We don’t have the full numbers yet, but assume 2018 broke 50% participation. So half the country is wearing a D or R jersey, and half isn’t wearing a jersey at all, and probably isn’t even following the game. Polarization there may be, but not as the political class conceives of it (and even as they moan about it, they do everything they can to increase it; there’s money in that).
(5) Enough with the “first” tropes
WaPo has a fine example:
– America’s first Native American women in Congress
– America’s first Muslim women in Congress
– America’s youngest woman ever elected to Congress
– First openly gay man elected governorhttps://t.co/a6EnhZJcnd
— Washington Post 🗳️ (@washingtonpost) November 7, 2018
I don’t want to be churlish about this; of course it’s a good thing that electeds “look like America.” But how good, exactly? Adolph Reed:
It’s entirely possible to resolve disparities without challenging the fundamental structures that reproduce inequalities more broadly. …[B]y the standard of disparity as the norm or the ideal of social justice, a society in which 1% of the population controls more than 90% of the resources would be just, so long as the 1% is made up non-whites, non-straight people, women, and so on in proportions that roughly match their representation in the general population.
“It’s not good enough for somebody to say ‘hey I’m a Latina vote for me’ that is not good enough. I have to know whether that Latina is going to stand up with the working class of this country and is going to take on big money interests,” Sanders said.
“It is not good enough for somebody to say, ‘I’m a woman, vote for me.’ No That is not good enough,” the Vermont senator continued. “What we need is a woman who has the guts to stand up to Wall Street, to the insurance companies, to the drug companies, to the fossil fuel industries.”
I don’t like AOC because she’s a “young woman” (or for the color of her lipstick, for that matter). I like her for her views on policy, which she’s not shy about expressing. Is that so wrong?
(6) Enough with squishy health care policy
Health care was a big issue according to the exit polls:
Health care: Voters by 58-34 percent pick the Democratic Party over the Republicans as more likely to protect health care for people with pre-existing conditions, another central focus of the 2018 campaign.
Further, given a choice of four issues, 41 percent pick health care as the top issue facing the country, compared with 21 percent for the economy, 23 percent immigration and 11 percent gun policy.
So what does the mainstream give us:
Hard to overstate how strongly Medicaid won last night, mostly in red states
—3 states (ID, NE, UT) passed ballots to expand Medicaid
—2 states (ME, KS) elected governors likely to expand, too
Works out to about 500k people gaining coverage.https://t.co/bBBwvAy2IZ
— Sarah Kliff (@sarahkliff) November 7, 2018
500K people… That’s just not a major achievement. It shows the peculiar genius of Democrats for making creating issues, and then delivering absolutely miserable solutions to them. On the bright side, the Democrats have managed to contain the #MedicareForAll threat for at least another election cycle.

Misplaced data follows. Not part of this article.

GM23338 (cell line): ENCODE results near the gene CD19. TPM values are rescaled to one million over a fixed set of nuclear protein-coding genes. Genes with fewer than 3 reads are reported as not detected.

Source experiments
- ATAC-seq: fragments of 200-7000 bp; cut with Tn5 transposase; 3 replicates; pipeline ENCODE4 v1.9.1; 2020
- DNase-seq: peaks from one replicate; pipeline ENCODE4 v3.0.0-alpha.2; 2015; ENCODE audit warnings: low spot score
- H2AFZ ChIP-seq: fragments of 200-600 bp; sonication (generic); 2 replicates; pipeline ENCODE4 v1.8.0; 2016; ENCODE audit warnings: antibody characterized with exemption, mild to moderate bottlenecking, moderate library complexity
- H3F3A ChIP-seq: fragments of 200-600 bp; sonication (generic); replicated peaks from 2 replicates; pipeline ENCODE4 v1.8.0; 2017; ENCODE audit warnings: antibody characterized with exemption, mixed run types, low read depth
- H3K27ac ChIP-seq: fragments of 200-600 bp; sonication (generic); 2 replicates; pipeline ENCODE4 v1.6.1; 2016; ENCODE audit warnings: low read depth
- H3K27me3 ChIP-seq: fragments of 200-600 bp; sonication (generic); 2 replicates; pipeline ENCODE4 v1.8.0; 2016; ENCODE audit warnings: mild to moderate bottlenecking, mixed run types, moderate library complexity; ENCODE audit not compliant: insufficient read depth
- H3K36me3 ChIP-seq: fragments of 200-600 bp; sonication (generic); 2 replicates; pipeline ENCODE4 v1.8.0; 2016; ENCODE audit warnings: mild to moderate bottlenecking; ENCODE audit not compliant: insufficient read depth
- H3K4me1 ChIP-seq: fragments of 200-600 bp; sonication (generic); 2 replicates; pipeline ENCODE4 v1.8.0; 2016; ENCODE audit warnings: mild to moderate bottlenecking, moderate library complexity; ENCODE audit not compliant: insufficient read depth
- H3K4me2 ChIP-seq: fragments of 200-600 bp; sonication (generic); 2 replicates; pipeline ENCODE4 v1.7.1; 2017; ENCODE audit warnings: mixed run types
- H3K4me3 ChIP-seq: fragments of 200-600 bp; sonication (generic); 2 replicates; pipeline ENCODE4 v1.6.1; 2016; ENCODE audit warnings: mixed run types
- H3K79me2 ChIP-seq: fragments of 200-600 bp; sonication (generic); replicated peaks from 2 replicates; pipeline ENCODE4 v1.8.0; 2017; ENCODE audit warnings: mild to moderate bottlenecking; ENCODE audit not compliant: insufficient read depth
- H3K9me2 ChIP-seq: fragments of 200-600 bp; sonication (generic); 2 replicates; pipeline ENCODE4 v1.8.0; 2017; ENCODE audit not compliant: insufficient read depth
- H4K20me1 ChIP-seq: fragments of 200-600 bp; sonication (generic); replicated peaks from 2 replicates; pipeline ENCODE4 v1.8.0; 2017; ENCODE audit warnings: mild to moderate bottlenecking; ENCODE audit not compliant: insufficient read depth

(7) Expect continued political volatility
On the bright side, a bunch of Senate Blue Dogs got heaved over the side. That’s good, because we don’t have to pander to them any more:
Alas poor Joe, Heidi & Claire, we knew ye well….well, enough to vote you and your right leaning ways out.
— Lumpy🦂Louise (@LumpyLouish) November 7, 2018
But then we get Pelosi rallying the troops. Here’s the hill we’re going to die on:
We will strive for bipartisanship, with fairness on all sides. We have a responsibility to find our common ground where we can, stand our ground where we can’t, but we must try. . A Democratic congress will work for solutions that bring us together, because we have all had enough of division. The American people want peace. They want results. They want us to work for positive results for their lives.
(And when liberal Democrats say “our democracy,” they mean, they really mean, their democracy). In other words, 2018 resolved none of the issues that 2016 raised. Not a one.
I have to eat a bit of crow. My call: “Republicans keep the Senate; Democrats win the House, with a margin closer to 23 than 30.” Right on the Senate, but that was easy. Since the Democrats currently have 27 (+4), I’m kinda right as of today, but by my manual count of the House results, 19 districts are currently not decided (both seats in Georgia!) and the Democrats will surely win some of them. If youth and Latinos turned out above historical norms, and suburban women could bring themselves to vote for the liberal, that would account for my error. Mr. Counter-Suggestible guessed they wouldn’t; it looks like they did. (Since that’s an identity politics paradigm, I don’t accept it, but it’s a useful shorthand.) And the data really was terrible.
Readers, feel free to contact me at lambert [UNDERSCORE] strether [DOT] corrente [AT] yahoo [DOT] com, with (a) links, and even better (b) sources I should curate regularly, (c) how to send me a check if you are allergic to PayPal, and (d) to find out how to send me images of plants. Vegetables are fine! Fungi are deemed to be honorary plants! If you want your handle to appear as a credit, please place it at the start of your mail in parentheses: (thus). Otherwise, I will anonymize by using your initials. See the previous Water Cooler (with plant) here. Today’s plant (David Pearce):